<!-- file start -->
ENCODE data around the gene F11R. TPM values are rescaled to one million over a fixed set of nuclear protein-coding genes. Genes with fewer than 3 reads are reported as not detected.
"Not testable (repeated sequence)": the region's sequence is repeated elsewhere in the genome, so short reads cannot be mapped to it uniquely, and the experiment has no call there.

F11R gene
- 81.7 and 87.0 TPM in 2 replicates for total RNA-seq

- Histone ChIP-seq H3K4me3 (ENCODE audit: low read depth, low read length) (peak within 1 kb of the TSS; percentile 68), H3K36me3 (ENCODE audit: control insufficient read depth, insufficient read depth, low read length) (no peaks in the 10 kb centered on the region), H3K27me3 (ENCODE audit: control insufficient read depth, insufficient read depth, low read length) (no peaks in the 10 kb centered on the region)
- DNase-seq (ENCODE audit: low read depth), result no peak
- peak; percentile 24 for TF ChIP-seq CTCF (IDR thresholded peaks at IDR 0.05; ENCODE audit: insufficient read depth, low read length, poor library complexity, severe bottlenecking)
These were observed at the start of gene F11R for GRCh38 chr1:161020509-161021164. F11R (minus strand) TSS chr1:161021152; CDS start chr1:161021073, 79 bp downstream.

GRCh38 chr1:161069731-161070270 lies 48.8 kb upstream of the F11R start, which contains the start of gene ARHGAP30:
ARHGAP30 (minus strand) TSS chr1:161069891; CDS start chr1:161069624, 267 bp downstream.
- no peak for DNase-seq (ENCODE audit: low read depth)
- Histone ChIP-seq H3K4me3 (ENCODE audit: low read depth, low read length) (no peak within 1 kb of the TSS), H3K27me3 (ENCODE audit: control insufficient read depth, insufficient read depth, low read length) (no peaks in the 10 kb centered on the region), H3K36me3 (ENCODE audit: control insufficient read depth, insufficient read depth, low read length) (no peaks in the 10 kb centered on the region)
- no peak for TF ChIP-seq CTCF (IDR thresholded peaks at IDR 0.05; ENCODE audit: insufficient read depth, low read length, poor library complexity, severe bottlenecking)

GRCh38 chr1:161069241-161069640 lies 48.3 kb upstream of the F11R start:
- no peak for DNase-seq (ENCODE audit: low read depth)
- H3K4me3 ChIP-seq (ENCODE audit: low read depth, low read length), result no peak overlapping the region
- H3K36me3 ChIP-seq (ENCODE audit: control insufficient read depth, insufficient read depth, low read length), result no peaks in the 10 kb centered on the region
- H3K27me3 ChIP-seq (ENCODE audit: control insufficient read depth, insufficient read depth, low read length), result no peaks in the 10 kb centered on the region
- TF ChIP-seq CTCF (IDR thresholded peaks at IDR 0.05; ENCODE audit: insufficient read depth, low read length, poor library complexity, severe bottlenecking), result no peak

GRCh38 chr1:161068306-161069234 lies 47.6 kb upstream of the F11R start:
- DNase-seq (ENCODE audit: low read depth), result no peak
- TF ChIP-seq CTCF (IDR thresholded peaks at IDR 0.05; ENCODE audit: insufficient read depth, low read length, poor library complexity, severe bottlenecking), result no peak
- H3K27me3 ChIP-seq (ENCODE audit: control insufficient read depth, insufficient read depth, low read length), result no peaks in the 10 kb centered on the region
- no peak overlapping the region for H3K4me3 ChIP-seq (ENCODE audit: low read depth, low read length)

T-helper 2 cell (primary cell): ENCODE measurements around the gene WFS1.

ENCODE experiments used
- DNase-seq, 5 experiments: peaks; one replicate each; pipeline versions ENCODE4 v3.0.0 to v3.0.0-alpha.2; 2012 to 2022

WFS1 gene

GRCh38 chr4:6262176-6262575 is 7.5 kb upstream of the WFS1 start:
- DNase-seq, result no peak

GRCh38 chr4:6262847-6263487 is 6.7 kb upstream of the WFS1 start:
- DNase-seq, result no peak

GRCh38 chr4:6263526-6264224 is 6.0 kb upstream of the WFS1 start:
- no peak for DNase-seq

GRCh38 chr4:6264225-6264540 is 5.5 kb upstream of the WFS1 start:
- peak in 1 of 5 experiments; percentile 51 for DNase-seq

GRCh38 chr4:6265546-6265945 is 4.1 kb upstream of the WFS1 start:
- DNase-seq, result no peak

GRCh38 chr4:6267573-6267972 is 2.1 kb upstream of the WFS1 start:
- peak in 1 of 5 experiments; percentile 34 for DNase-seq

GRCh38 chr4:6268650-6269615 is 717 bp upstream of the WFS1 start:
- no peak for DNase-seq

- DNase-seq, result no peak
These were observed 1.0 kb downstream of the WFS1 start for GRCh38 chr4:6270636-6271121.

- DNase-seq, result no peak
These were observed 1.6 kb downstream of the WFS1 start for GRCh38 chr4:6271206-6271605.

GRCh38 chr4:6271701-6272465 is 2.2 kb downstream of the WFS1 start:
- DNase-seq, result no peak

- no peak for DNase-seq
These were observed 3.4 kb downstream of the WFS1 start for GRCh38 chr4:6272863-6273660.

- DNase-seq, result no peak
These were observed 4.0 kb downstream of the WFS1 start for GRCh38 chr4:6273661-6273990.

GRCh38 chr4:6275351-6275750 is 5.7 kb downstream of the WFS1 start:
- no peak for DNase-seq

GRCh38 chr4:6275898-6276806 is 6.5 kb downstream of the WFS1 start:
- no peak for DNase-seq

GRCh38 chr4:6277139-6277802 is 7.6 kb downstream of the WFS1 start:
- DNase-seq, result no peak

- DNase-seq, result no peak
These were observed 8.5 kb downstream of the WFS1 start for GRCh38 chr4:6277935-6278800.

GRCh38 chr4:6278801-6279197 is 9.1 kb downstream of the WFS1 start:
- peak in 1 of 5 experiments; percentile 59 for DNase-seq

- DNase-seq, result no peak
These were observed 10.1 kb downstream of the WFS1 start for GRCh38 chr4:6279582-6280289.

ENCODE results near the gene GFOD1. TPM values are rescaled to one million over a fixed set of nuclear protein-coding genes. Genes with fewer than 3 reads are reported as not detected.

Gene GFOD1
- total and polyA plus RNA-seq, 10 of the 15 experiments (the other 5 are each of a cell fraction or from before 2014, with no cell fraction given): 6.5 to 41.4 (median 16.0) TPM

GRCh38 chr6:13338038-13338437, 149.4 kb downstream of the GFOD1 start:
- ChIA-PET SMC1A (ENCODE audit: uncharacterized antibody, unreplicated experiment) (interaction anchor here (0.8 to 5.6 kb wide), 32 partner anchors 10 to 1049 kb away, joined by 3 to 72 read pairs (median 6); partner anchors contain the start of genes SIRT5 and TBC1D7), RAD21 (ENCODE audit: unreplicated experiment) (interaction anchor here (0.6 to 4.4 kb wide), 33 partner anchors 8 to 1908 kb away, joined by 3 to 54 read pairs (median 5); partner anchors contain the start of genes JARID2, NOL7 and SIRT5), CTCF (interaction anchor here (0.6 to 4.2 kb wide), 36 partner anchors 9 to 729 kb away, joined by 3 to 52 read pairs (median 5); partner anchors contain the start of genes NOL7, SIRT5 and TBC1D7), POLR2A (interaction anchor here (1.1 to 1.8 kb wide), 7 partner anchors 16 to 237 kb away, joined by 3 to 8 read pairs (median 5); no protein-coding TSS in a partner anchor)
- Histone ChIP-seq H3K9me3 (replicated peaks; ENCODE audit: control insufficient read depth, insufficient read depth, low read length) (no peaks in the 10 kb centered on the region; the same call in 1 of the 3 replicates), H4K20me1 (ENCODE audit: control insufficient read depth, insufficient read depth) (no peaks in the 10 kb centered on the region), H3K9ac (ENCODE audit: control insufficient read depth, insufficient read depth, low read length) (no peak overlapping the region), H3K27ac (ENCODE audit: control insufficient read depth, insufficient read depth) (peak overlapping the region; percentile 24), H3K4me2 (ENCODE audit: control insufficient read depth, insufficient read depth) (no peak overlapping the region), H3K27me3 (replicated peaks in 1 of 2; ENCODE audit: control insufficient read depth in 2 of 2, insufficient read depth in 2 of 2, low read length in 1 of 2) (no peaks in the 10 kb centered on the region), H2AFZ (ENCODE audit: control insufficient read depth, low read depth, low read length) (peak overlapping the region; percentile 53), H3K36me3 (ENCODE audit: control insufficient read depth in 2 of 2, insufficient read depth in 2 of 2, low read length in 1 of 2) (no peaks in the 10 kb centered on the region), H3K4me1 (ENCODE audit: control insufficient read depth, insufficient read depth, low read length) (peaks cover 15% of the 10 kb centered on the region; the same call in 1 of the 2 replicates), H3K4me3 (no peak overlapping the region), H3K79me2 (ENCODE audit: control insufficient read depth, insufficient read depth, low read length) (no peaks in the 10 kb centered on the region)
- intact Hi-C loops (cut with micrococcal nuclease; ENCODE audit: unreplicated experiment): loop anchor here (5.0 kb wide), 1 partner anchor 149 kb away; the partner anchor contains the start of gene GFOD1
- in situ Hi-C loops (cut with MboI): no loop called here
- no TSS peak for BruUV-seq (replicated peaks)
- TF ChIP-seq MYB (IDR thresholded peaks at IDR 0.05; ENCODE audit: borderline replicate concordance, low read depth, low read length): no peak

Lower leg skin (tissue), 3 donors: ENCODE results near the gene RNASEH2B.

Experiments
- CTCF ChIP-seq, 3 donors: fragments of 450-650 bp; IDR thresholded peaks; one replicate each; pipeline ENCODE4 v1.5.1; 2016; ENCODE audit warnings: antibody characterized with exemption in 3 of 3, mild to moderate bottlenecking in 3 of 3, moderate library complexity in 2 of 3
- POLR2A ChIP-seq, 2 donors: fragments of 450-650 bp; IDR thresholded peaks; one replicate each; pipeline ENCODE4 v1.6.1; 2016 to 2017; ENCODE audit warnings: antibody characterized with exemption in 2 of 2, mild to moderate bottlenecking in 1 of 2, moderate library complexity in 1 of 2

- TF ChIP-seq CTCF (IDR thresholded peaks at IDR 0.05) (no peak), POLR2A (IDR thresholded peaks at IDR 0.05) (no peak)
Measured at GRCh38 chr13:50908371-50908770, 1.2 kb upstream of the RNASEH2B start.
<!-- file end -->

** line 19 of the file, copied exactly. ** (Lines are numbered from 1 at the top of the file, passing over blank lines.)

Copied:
- TF ChIP-seq CTCF (IDR thresholded peaks at IDR 0.05; ENCODE audit: insufficient read depth, low read length, poor library complexity, severe bottlenecking), result no peak